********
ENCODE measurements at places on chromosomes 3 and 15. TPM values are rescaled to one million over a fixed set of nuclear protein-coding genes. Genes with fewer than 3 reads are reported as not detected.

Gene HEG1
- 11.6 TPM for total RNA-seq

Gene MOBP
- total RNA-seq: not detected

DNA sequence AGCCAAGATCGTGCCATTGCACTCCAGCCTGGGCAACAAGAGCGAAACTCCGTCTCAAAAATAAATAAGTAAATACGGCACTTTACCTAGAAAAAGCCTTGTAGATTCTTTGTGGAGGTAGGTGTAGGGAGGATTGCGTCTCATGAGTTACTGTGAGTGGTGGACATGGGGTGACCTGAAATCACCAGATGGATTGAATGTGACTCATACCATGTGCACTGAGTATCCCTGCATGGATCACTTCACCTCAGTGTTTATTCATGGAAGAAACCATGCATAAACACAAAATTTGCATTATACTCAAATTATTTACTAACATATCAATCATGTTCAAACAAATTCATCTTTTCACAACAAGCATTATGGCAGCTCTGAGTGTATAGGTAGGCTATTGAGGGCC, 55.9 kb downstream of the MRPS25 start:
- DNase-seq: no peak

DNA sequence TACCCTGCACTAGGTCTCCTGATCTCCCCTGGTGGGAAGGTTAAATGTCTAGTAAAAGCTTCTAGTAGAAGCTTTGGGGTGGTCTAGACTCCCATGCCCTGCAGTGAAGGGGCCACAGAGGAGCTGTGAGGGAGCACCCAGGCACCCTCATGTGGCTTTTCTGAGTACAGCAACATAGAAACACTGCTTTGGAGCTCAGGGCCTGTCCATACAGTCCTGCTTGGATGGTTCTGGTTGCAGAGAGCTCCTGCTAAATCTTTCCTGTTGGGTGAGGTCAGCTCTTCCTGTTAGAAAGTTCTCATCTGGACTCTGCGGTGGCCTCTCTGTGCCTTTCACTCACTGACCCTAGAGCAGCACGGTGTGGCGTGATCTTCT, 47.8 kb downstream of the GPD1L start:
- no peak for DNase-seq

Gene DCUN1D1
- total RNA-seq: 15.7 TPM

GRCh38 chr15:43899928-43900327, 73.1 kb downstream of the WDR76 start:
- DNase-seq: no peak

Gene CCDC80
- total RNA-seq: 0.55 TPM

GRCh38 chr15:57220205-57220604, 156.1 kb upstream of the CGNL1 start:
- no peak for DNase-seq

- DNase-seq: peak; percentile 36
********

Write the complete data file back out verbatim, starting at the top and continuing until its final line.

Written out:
ENCODE measurements at places on chromosomes 3 and 15. TPM values are rescaled to one million over a fixed set of nuclear protein-coding genes. Genes with fewer than 3 reads are reported as not detected.

Gene HEG1
- 11.6 TPM for total RNA-seq

Gene MOBP
- total RNA-seq: not detected

DNA sequence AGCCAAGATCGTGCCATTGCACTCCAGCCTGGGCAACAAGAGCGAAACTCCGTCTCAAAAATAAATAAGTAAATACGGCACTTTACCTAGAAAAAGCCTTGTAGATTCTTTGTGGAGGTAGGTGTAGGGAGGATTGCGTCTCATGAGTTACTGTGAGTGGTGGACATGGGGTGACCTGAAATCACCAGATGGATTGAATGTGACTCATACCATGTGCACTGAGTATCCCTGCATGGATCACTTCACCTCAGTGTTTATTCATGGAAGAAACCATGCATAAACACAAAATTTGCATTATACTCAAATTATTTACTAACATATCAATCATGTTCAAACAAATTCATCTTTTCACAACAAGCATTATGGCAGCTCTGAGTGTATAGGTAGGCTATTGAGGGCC, 55.9 kb downstream of the MRPS25 start:
- DNase-seq: no peak

DNA sequence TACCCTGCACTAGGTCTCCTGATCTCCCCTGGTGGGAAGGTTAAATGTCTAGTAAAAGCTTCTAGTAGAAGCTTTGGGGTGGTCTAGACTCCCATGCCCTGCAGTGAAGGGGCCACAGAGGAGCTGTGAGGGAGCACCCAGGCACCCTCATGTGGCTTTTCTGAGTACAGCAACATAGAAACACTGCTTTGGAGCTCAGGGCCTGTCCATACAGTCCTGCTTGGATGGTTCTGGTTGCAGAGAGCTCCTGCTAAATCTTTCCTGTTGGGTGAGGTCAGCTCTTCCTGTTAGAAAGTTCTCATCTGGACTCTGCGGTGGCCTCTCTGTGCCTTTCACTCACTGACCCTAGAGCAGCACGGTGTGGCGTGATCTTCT, 47.8 kb downstream of the GPD1L start:
- no peak for DNase-seq

Gene DCUN1D1
- total RNA-seq: 15.7 TPM

GRCh38 chr15:43899928-43900327, 73.1 kb downstream of the WDR76 start:
- DNase-seq: no peak

Gene CCDC80
- total RNA-seq: 0.55 TPM

GRCh38 chr15:57220205-57220604, 156.1 kb upstream of the CGNL1 start:
- no peak for DNase-seq

- DNase-seq: peak; percentile 36